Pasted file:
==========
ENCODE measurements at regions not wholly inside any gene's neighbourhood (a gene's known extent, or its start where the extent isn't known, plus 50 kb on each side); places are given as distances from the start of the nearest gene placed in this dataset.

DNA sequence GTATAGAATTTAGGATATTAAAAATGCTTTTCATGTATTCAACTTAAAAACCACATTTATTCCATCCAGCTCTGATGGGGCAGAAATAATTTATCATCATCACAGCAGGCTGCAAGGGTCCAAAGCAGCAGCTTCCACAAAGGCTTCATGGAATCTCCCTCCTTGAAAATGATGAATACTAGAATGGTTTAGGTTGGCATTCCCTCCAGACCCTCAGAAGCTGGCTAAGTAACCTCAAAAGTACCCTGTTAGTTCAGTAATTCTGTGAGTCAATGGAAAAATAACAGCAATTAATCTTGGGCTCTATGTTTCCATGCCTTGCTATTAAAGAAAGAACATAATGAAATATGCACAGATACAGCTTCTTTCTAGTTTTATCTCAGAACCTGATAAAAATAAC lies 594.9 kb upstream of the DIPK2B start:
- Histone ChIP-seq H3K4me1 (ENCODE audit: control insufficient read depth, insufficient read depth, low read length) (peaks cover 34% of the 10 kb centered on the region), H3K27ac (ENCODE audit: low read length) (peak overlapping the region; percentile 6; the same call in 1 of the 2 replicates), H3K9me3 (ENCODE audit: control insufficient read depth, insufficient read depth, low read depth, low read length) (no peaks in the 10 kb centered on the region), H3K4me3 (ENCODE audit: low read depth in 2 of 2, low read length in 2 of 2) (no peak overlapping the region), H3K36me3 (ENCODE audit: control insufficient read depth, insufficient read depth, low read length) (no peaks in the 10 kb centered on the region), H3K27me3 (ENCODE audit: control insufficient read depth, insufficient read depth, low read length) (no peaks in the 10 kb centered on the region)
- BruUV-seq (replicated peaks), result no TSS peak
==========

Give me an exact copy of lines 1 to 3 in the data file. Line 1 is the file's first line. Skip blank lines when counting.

ENCODE measurements at regions not wholly inside any gene's neighbourhood (a gene's known extent, or its start where the extent isn't known, plus 50 kb on each side); places are given as distances from the start of the nearest gene placed in this dataset.

DNA sequence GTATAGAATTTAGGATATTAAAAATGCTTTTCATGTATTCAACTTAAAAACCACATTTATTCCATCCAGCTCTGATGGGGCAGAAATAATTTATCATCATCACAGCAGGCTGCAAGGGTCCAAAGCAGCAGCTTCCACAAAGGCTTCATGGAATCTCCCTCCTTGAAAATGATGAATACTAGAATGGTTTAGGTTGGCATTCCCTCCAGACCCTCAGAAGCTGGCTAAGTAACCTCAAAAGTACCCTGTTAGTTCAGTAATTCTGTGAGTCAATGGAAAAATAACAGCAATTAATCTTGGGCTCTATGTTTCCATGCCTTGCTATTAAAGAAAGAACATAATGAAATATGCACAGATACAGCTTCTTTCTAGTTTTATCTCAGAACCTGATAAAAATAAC lies 594.9 kb upstream of the DIPK2B start:
- Histone ChIP-seq H3K4me1 (ENCODE audit: control insufficient read depth, insufficient read depth, low read length) (peaks cover 34% of the 10 kb centered on the region), H3K27ac (ENCODE audit: low read length) (peak overlapping the region; percentile 6; the same call in 1 of the 2 replicates), H3K9me3 (ENCODE audit: control insufficient read depth, insufficient read depth, low read depth, low read length) (no peaks in the 10 kb centered on the region), H3K4me3 (ENCODE audit: low read depth in 2 of 2, low read length in 2 of 2) (no peak overlapping the region), H3K36me3 (ENCODE audit: control insufficient read depth, insufficient read depth, low read length) (no peaks in the 10 kb centered on the region), H3K27me3 (ENCODE audit: control insufficient read depth, insufficient read depth, low read length) (no peaks in the 10 kb centered on the region)